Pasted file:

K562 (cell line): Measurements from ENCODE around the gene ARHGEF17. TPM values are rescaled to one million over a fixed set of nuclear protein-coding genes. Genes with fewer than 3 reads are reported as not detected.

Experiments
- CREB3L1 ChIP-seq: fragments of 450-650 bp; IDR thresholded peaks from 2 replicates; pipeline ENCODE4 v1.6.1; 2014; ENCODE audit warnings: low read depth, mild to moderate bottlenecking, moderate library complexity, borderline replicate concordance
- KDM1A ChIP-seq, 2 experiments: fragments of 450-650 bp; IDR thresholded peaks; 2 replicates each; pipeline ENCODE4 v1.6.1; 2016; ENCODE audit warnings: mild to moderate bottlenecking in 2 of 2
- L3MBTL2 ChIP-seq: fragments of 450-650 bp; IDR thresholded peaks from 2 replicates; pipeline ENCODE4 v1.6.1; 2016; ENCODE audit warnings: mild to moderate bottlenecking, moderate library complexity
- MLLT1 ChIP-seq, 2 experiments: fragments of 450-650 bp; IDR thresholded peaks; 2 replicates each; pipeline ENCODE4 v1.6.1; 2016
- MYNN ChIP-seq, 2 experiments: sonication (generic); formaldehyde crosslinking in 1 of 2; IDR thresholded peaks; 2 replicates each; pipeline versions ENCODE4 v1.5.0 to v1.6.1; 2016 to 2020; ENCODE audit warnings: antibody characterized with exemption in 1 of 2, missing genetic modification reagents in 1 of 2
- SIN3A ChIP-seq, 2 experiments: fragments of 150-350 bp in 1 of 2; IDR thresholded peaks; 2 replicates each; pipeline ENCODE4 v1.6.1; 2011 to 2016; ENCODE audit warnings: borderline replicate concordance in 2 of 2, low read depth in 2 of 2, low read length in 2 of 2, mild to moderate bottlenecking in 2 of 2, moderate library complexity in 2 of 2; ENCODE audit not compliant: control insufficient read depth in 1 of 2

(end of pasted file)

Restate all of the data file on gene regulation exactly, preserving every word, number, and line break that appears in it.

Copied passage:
K562 (cell line): Measurements from ENCODE around the gene ARHGEF17. TPM values are rescaled to one million over a fixed set of nuclear protein-coding genes. Genes with fewer than 3 reads are reported as not detected.

Experiments
- CREB3L1 ChIP-seq: fragments of 450-650 bp; IDR thresholded peaks from 2 replicates; pipeline ENCODE4 v1.6.1; 2014; ENCODE audit warnings: low read depth, mild to moderate bottlenecking, moderate library complexity, borderline replicate concordance
- KDM1A ChIP-seq, 2 experiments: fragments of 450-650 bp; IDR thresholded peaks; 2 replicates each; pipeline ENCODE4 v1.6.1; 2016; ENCODE audit warnings: mild to moderate bottlenecking in 2 of 2
- L3MBTL2 ChIP-seq: fragments of 450-650 bp; IDR thresholded peaks from 2 replicates; pipeline ENCODE4 v1.6.1; 2016; ENCODE audit warnings: mild to moderate bottlenecking, moderate library complexity
- MLLT1 ChIP-seq, 2 experiments: fragments of 450-650 bp; IDR thresholded peaks; 2 replicates each; pipeline ENCODE4 v1.6.1; 2016
- MYNN ChIP-seq, 2 experiments: sonication (generic); formaldehyde crosslinking in 1 of 2; IDR thresholded peaks; 2 replicates each; pipeline versions ENCODE4 v1.5.0 to v1.6.1; 2016 to 2020; ENCODE audit warnings: antibody characterized with exemption in 1 of 2, missing genetic modification reagents in 1 of 2
- SIN3A ChIP-seq, 2 experiments: fragments of 150-350 bp in 1 of 2; IDR thresholded peaks; 2 replicates each; pipeline ENCODE4 v1.6.1; 2011 to 2016; ENCODE audit warnings: borderline replicate concordance in 2 of 2, low read depth in 2 of 2, low read length in 2 of 2, mild to moderate bottlenecking in 2 of 2, moderate library complexity in 2 of 2; ENCODE audit not compliant: control insufficient read depth in 1 of 2